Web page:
DV4miniD-Star/DMR Hotspot USB Stick

The DV4mini is a very small but also very capable USB Stick that can expand any PC into a Hotspot for the D-STAR and DMR modes (C4FM Fusion is in development).

It consists of a powerful 32 bit micro controller, a complete 70 cm transceiver and a modulator/demodulator for GMSK and 4FSK (incl. Raised Cosine) and also a USB interface.

The DV4mini does not require external power as it is powered via the USB interface. The DV4mini is supplied together with a simple to use and comprehensive software package. This allows linking with DCS, XRF and REF reflectors for D-STAR as well s DMR reflectors.

Many hams have a DV capable transceiver but cannot reach the closest DV repeater. With the DV4mini it has become possible to create a hotspot with minimal resources and thus get access to the DV network. We are talking about a small board inside a USB stick with a SMA antenna socket.

DV4mini_USB-Stick-1System requirements:

These components are a prerequisite:

1. DV4mini USB stick

2. PC Software: DV4mini Control Panel

3. A DV capable radio (D-Star, DMR)

4. A PC with Windows XP, 7, 8.1, 10; Linux on a PC or an ARM computer like a Raspberry, Banana Pi or Odroid.

5. Internet access

The DV4mini will be connected thru the USB interface with a PC or a single board computer and the required software will be installed. After starting and setting up the software one now has a Hotspot for the 70 cm band and can use it with a D-STAR or DMR transceiver.

This picture shows a DV4mini connected to a Raspberry PI 2 Mod. B:

DV4mini connected to a Raspberry PI 2 Mod. B

On the upper right is a WLAN stick and below it the DV4mini. In addition there are also connections to a keyboard, a mouse and a HDMI display. This configuration allows for a power saving continuous operation at low expense.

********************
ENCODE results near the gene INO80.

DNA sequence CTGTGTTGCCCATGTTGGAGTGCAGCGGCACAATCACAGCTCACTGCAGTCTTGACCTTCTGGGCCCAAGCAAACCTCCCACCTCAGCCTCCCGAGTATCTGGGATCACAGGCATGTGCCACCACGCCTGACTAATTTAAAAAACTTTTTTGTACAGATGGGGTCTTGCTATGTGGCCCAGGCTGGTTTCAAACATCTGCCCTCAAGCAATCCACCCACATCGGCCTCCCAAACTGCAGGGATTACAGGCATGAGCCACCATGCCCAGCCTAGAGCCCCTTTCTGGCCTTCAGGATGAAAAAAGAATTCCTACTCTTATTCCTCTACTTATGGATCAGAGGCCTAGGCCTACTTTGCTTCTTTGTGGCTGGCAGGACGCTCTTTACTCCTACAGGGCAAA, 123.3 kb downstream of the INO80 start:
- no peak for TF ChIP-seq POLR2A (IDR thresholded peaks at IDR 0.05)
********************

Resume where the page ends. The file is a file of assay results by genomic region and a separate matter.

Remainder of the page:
A reflector is a server connected to the Internet or Ham Net and is linked to a number of digital Ham Radio repeaters. If one of these repeaters is active it will send the voice data stream to the reflector. The reflector sends a copy of these voice data to all of the connected repeaters. This means that a QSO can be heard on all connected repeaters simultaneously.

Thus the chance to find a QSO partner is considerably increased – which is one of the reasons relectors are quite popular.

Today the following systems are in operation:

DCS (Digital Call Server):

DCS is the most modern D-STAR reflector system and in worldwide use. Many countries use their own reflectors which differ from each other by their 3 digit number. (DCS001, DCS002 etc).

Each DCS reflector has 26 rooms which are allocated to various regions of a country or continent. These rooms (A to Z) have been given names to make their identification easier and are shown on the user surface of the DV4mini.


Xreflectors are the second generation of D-STAR reflectors and no longer widely in use. However in some countries like Italy they are still used as the hams have not yet agreed to a uniform concept.

Also Xrelectors have less ports over which simultaneous QSOs be run. Xrelectors are named XRF001, XRF002 etc.

D-Plus reflectors:

They were the first generation D-STAR reflector system. Although it is getting old it is still used intensively in a number of countries (mostly English speaking ones like USA, UK and Canada but even in Germany are a few operational). D-Plus relectors are named REF001, REF002 etc.

They also use a number of ports allowing for simultaneous QSOs.

DMR reflectors:

DMR reflectors consist of several regional servers that are connected with each other via a superordinate network. Two nets exist. One based on Hytera and the other based on Motorola technology. As Hytera is open towards Ham Radio the DV4mini sticks check into the Hytera based network. In the meantime there are also some cross connections existing that allow communication beyond ones net limits.